Border Crossing from the Dominican Republic to Haiti
As Haiti shares the same island, (Hispaniola) with the Dominican Republic, our plan was to do the border crossing from the Dominican Republic to Haiti via land. Haiti was to be our final country to see in the Caribbean to help us reach our goal of visiting every country in the world.
Statue in Santo Domingo, Dominican Republic
This post was updated in July 2021
The situation in Haiti isn’t so good at the moment and most governments warn travellers not to travel here due to crime and civil unrest. Most of the problems in the country are happening in and around the capital of Port Au Prince, so we planned to avoid travelling here for safety reasons. We were told that Cap Haitien in the North of the country was safe to visit and that it also had some great sites to see. Our border crossing from the Dominican Republic to Haiti took place in May 2019.
We used a bus service to help us with the border crossing from the Dominican Republic to Haiti. Here’s all the information you need to take this journey too.
Border crossing from the Dominican Republic to Haiti:
How do I get to Haiti?
Air: Use Skyscanner to book a cheap flight to Aeroport International Toussaint Louverture (PAP) which is located in Port Au Prince, the capital of Haiti or to Cap Haitian Airport (CAP). You can fly in internationally or also on a flight from the Dominican Republic to Haiti with Sunrise Airways.
Land: Fly direct to Santiago or Santo Domingo in the Dominican Republic. Take an Uber or taxi to Caribe Bus Tours terminals in Santiago or Santo Domingo and catch the bus to Haiti. This is the most common border crossing from the Dominican Republic to Haiti.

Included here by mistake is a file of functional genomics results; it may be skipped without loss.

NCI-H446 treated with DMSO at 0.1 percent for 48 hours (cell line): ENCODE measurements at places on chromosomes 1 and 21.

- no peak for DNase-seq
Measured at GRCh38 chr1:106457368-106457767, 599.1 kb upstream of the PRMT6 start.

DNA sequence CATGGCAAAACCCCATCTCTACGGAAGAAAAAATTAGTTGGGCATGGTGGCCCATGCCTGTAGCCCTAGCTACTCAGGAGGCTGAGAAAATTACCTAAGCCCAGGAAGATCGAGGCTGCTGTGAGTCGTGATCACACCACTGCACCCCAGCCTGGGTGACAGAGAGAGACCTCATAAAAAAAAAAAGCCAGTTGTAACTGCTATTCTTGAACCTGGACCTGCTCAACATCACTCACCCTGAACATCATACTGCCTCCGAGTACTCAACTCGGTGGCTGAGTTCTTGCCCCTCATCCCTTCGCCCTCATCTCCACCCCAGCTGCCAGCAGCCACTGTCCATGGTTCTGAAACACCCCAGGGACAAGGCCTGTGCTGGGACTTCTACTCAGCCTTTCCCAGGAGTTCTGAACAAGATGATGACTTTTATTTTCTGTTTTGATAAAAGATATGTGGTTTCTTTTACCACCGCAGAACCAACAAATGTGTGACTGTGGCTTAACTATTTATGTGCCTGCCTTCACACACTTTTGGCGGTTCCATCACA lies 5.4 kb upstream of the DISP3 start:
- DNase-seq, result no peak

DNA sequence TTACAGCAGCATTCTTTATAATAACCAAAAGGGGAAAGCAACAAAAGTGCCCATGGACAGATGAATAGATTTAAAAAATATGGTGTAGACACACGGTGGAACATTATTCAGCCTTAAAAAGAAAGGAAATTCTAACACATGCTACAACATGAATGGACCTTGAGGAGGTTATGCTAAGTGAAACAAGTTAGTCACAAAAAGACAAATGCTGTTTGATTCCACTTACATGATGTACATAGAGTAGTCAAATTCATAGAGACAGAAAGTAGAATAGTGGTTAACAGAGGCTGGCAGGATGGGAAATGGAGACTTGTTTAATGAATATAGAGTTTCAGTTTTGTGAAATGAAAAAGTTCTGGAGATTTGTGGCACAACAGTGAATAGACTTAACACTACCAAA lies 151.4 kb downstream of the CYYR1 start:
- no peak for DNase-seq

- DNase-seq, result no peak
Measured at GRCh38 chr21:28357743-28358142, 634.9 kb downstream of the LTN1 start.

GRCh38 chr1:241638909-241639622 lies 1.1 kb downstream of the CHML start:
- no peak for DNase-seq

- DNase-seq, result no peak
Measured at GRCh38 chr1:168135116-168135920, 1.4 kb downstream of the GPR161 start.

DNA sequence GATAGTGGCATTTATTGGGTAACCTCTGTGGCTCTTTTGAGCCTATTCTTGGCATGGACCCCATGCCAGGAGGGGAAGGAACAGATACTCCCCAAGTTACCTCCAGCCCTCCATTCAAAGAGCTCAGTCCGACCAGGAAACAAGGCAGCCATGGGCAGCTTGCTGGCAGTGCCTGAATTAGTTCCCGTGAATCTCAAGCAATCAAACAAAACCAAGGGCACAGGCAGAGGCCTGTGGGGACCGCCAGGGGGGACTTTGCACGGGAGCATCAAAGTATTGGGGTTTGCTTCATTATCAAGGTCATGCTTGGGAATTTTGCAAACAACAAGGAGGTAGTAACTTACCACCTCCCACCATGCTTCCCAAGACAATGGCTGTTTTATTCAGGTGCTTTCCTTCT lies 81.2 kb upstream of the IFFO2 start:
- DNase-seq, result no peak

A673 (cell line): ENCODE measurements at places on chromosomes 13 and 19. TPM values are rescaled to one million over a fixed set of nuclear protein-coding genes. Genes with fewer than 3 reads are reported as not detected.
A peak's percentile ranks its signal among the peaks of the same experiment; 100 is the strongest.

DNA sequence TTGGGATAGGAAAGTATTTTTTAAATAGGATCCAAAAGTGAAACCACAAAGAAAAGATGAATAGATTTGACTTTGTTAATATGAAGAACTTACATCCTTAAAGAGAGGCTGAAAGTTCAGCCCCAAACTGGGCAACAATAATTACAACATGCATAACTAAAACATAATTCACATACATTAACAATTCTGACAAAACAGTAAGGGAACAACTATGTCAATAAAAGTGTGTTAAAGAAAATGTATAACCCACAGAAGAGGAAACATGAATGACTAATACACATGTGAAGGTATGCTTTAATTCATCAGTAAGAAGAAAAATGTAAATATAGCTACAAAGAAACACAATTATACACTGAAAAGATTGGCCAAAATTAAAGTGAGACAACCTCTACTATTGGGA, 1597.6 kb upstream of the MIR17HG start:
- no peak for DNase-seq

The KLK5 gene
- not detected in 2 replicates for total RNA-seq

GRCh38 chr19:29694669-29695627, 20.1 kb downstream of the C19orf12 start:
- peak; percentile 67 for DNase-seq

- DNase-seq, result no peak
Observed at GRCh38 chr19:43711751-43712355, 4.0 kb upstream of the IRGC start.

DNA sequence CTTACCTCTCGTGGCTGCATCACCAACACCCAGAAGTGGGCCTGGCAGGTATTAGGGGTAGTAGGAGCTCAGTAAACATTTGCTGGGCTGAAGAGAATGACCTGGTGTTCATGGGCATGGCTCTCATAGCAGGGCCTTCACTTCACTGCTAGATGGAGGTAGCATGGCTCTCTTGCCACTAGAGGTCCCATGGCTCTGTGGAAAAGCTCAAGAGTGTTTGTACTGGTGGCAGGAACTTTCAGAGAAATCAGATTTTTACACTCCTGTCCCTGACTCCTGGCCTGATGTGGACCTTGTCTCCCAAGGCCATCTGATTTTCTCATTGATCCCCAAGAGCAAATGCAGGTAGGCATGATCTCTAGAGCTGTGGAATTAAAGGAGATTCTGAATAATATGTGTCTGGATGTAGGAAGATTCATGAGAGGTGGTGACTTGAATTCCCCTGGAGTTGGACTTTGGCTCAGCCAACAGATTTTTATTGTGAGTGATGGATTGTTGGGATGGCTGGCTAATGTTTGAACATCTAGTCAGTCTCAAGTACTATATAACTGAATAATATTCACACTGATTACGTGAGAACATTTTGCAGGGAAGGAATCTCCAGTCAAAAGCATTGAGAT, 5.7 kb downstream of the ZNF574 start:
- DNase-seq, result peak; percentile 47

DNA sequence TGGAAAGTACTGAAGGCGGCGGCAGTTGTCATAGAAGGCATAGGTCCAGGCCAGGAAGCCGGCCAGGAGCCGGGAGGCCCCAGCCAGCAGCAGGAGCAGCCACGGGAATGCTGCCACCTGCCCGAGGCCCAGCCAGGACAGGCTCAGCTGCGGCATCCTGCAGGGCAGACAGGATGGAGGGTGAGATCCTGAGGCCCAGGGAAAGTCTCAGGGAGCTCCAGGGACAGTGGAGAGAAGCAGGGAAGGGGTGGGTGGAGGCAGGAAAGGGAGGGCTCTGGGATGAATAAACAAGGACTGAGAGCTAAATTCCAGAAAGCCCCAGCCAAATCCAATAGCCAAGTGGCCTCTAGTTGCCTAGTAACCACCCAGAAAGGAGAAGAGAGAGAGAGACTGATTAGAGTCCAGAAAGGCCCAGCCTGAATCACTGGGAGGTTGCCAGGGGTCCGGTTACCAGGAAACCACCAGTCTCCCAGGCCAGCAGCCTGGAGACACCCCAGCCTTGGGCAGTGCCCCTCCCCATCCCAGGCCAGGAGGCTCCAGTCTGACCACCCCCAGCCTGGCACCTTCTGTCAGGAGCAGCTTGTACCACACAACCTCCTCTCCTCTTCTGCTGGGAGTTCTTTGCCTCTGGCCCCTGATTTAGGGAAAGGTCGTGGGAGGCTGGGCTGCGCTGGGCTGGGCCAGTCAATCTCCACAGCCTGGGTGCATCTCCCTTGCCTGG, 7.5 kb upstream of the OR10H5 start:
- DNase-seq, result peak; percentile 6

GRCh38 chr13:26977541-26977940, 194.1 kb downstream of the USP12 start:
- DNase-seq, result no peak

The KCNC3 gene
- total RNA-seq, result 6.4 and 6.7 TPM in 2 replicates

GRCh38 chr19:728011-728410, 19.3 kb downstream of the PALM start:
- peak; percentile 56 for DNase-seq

We took a bus to the city of Cap Haitien. You can’t book this ticket online or in advance. The receptionist at our fantastic hotel in Santo Domingo told us to arrive at least an hour before the bus departure to get our tickets. Sometimes the bus station is extremely busy, so it may take a little time.
The journey will take about 6 hours which includes clearing immigration in both countries.
Sea: Join a cruise. Royal Caribbean Cruise Line or Celebrity Cruises stop at a port in Labadee Beach in Haiti only a 12 km drive from Cap Haitien.
Public transport is a great option for the border crossing from the Dominican Republic to Haiti
Where to buy a ticket?
We started our border crossing day from the Hotel Class Colonial in Santo Domingo, Dominican Republic. This was a great hotel located right in the centre of the Old Town. Our double room cost USD $30 per night, which includes a great breakfast.
We caught an Uber taxi from this hotel for around USD $2. It’s located about 3-4 km from the hotel. Head to Caribe Bus Tours Terminal in Santo Domingo, it’s easy to find using google maps.
Our bus was scheduled to depart at 09:00 am, so we arrived at 08:00 am when the office opened. It was already quite busy at the station and took us about 35 min to queue and purchase the tickets.
Our plan was to travel from the Dominican Republic to Haiti in a day by bus as it was much more affordable than the flight.
Cost of the bus ticket from the Dominican Republic to Haiti
The price for one ticket from the Dominican Republic to Haiti is 1500 DOP (USD $15 ) and you must also pay USD $27 departure tax at the same time (this must be paid in USD or DOP currency).
There are no facilities to pay for your ticket using a card.
Be sure to have your passport handy as the cashier needs this to process your ticket. She will keep your passport until the bus departs the station and it is given back to you onboard the coach just before departure.
There will be a coach driver and another assistant who facilitates paying taxes at the immigration and is there to make the journey as smooth as possible. More about the actual border crossing between the Dominican Republic and Haiti below.
Bus station for Caribe Tours in Santo Domingo
Our coach was quite empty on this day, but it was clean and comfortable and had the A/C on max! It’s a good idea to take something warm to wear on the coach.
We left on time (09:00 am), so this was a good sign. Once we reached Santiago at about 11.30 am to pick up more passengers, a hot lunch was given to us. This included rice & beans, eggplant/tomato stew and pasta salad. You also get a bottle of water.
How easy is the border crossing from the Dominican Republic to Haiti?